The Corner

The Babies of ’13 Who Changed the World

The recent passing of the great Peter O’Toole naturally has drawn our attention to those famous people who have died in 2013. Yet, as I like to do every year, it’s far more interesting to recall the notable births in years ending in 13, to think about those who made an impact, changed the world, and (hopefully) left it a better place. (For those interested, here are the links to lists for ’09, a banner year; ’10; ’11, and ’​12.).

Just a century ago were born an impressive number of people whose names are still on our lips, in many cases. Beginning the list with politicians may be a downer for many, but 1913 saw the births of U.S. presidents Richard Nixon and Gerald Ford, as well as Israeli prime minister Menachem Begin. Such politicians were abetted by CIA spymasters Richard “The Man Who Kept the Secrets” Helms and William J. Casey of Iran-Contra fame. Turning from the world of espionage and diplomacy, both American politics and society would be changed by Rosa Parks, born in Tuskeegee, Ala., this year.

The large cohort of artists born the same year could turn our attention away from politics. Writer Albert Camus (The Plague), and photographer Robert Capa were just two of those born in 1913 who changed our perception of the world. More enjoyably, perhaps, popular novelist Irwin Shaw (Rich Man Poor Man) and cartoonist Walt “Pogo” Kelly would soon be grabbing their pencils and inks.

Meanwhile comedians Danny Kaye and Red Skelton would make generations laugh while the awesome Burt Lancaster starred alongside Alan “Shane” Ladd, Lloyd Bridges, Victor Mature, Jim “Mr. Magoo” Backus, perennial leading man Tyrone Power, and Stuart Granger. These men were more than matched by the beautiful Vivien Leigh (born in Darjeeling, India) and Hedy Lamar. Perhaps Vivien or Hedy were draped in robes fashioned by Oleg Cassini, while others starred in movies with music and lyrics by four-time Oscar winner Sammy Kahn. For its part, the small screen would be changed by Mark Goodson, who perfected game shows such as Family Feud, Match Game, and The Price Is Right.

Our ears feasted as much as our eyes thanks to 1913 babies Muddy Waters, the ultimate bluesman, and jazz musician Woody Herman, as well as tenor Richard Tucker and British composer Benjamin Britten.

As for American sports, when you’re watching the multitude of Bowl games this week, remember that modern football wouldn’t exist if Vince Lombardi, Ohio State coach Woody Hayes, and Alabama coach Paul “Bear” Bryant hadn’t bellowed their first play calls in 1913. Just as important, star athlete Jesse Owens was born, who would challenge Adolf Hitler’s notion of racial supremacy just two decades later.

Turning to the sciences, understanding our origins as a species was propelled forward by paleoanthropologist Mary Leakey, the only notable scientist I found for this year’s list.

After that burst of reproductive creativity, the following XX13s seem a bit sparse, but 1813 birthed some of the more important people in modern history. In no particular order, they include the famous missionary Dr. David Livingstone (“found” by Stanley in Africa); scientist Henry Bessemer, who invented the converter engine bearing his name; American lithographer Nathaniel Currier, of Currier & Ives fame; financier Junius S. Morgan, father of the more famous J.P.; U.S. Senator Stephen Douglas, immortalized for his 1858 debates with Abraham Lincoln; Danish philosopher Soren Kierkegaard, the first existentialist; abolitionist Henry Ward Beecher; explorer John C. Fremont; and composers Guiseppe Verdi and the incomparable Richard Wagner.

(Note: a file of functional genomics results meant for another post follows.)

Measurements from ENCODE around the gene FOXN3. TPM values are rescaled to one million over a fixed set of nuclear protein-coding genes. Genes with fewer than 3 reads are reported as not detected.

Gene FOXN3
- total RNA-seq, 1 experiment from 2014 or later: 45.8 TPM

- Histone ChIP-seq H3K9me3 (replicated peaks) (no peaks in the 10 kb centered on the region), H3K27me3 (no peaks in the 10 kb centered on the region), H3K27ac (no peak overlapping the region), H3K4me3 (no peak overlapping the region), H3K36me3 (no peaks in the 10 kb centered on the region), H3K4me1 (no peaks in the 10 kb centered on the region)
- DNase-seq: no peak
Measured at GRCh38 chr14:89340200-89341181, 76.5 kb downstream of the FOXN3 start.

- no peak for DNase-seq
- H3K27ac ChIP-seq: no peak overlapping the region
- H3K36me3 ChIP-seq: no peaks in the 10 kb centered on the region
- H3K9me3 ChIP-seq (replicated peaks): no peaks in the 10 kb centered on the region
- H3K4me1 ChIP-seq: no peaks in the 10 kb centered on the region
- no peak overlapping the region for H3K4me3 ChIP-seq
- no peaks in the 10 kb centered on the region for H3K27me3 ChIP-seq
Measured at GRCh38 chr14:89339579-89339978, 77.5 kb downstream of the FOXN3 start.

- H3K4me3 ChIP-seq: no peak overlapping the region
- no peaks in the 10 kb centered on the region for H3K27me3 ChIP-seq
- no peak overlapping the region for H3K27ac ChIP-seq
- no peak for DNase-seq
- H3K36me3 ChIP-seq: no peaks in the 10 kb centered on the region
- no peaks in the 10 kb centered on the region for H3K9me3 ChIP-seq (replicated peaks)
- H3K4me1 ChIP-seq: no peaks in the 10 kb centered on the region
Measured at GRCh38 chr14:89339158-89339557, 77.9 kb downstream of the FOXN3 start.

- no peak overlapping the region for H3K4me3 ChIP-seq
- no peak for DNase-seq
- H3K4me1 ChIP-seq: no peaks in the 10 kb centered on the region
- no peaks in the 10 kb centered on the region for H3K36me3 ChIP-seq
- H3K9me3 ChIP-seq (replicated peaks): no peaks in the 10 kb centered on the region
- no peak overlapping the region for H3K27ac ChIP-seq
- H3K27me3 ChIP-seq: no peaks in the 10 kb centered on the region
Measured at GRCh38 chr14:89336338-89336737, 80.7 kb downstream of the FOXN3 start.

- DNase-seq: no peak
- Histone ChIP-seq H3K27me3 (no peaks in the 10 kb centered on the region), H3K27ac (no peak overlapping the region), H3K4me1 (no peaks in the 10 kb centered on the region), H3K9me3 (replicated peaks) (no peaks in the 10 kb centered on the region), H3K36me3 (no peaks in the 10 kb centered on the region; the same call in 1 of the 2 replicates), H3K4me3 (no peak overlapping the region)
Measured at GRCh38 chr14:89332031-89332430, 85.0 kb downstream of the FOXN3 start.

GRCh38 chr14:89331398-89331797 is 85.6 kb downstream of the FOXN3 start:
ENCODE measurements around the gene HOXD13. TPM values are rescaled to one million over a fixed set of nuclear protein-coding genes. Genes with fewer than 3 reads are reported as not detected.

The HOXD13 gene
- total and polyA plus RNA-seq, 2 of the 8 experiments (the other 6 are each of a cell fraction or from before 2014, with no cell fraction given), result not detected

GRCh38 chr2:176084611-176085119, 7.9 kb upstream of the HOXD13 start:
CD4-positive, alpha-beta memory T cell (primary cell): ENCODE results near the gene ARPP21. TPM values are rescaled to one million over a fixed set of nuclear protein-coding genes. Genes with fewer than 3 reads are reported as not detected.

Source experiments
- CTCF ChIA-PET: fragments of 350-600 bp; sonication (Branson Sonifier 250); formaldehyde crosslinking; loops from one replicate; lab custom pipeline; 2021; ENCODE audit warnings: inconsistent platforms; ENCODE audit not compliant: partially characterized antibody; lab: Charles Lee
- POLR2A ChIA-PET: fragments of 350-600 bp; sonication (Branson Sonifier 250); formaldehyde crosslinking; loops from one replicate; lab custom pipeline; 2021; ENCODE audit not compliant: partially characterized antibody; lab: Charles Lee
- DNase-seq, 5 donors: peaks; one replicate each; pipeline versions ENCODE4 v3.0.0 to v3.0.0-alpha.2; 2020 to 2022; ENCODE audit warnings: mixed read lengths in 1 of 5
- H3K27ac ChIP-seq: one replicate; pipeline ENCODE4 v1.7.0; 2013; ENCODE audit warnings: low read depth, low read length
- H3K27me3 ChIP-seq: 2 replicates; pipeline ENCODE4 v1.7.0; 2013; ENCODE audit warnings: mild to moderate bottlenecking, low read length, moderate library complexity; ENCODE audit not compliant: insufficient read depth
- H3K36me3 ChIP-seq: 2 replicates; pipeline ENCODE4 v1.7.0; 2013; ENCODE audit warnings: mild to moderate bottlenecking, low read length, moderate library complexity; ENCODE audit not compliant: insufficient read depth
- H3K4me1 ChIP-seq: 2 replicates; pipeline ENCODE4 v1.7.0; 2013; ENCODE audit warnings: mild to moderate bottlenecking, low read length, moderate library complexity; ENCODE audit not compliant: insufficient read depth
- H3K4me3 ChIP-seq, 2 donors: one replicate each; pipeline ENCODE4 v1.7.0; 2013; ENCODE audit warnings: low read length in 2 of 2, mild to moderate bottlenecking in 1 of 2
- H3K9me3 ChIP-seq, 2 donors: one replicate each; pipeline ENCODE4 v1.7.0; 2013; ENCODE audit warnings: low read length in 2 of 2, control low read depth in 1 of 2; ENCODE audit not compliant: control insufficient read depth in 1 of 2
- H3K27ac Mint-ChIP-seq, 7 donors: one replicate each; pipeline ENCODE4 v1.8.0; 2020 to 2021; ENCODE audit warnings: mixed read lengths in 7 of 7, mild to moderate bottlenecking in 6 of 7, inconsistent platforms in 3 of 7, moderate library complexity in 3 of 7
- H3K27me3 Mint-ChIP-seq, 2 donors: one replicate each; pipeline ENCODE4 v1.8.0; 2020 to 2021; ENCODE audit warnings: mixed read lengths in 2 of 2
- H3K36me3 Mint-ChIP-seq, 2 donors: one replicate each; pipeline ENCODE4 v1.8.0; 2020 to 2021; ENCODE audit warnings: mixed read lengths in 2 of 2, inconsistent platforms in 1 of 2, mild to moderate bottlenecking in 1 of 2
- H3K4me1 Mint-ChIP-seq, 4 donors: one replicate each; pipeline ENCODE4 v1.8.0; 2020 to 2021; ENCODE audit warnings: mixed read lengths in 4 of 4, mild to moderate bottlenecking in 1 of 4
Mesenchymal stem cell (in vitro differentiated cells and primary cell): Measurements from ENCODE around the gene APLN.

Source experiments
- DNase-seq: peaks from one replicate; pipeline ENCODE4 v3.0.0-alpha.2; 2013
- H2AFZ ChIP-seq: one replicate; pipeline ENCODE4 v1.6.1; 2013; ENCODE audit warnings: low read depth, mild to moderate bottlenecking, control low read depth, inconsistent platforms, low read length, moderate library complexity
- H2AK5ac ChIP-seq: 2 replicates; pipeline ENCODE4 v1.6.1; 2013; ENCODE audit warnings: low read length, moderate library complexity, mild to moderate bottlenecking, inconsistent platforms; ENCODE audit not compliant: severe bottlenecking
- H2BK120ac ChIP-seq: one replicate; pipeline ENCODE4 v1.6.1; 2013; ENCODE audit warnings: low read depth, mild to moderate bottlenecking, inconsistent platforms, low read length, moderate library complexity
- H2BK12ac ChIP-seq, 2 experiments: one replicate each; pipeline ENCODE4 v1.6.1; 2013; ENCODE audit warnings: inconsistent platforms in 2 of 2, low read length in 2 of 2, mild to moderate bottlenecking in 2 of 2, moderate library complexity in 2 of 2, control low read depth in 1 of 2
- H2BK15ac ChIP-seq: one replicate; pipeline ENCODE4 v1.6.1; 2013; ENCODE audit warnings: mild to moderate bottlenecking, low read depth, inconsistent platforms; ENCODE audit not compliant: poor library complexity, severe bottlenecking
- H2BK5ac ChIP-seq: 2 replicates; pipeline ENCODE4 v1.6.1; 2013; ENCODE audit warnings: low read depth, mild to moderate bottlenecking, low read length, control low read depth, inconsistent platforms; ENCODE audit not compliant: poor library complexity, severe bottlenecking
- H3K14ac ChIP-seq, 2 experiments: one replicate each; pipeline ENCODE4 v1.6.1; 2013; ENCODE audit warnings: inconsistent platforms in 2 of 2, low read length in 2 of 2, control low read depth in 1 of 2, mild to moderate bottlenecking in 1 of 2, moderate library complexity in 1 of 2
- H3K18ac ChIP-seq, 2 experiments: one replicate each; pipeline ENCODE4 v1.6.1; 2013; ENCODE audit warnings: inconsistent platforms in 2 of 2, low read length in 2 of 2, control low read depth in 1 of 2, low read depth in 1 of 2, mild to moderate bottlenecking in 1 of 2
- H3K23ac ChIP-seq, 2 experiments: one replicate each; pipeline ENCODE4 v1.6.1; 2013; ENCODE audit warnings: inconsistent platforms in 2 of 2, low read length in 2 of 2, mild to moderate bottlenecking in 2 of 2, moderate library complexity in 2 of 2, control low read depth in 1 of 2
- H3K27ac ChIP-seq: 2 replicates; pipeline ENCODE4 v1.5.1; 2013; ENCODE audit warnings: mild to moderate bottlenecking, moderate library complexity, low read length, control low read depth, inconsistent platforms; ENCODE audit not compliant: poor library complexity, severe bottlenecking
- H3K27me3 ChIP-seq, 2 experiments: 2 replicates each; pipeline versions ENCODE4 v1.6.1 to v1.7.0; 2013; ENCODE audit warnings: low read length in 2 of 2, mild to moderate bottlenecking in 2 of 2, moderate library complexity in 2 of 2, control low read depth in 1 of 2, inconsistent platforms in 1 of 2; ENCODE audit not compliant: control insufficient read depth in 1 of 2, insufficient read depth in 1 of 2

A century earlier, the most notable birth was Denis Diderot, a leading French Enlightenment philosopher and co-founder and chief editor of The Encyclopedia (L’Encyclopedie).

A correction from last year’s list must be made here, for it was actually in 1613 that the English poet Samuel Butler, whose Hudibras satirized the Cromwellians after England’s Civil War, was born, and not a year earlier.

Three centuries earlier, in 1313, the great Italian poet and Renaissance humanist Giovanni Boccaccio was born, whose Decameron has delighted and bored generations of high-school students. But for those worried about the world’s future, his setting of a globe consumed by the Black Plague provides a sobering backdrop to stories both funny as well as moving.

In 1113 came Geoffrey V, founder of England’s Plantagenet dynasty, which would rule Albion starting with Geoffrey’s son Henry II (played twice by Peter O’Toole), in 1154, and end with the quite possibly unfairly maligned Richard III, in 1485, whose bones were discovered earlier this year.

The final notable birth from the year ’13 in the past comes exactly a thousand years ago, with the arrival of Isaac Alfasi, a Talmudist in Morocco and Spain, whose compilation of Jewish law set the pattern for all legal codes to follow.

Not a bad list of people who pushed the frontiers of human knowledge, invention, and imagination. As always, one hopes that this past year there were born as many babes who will do the same for our world. Happy New Year!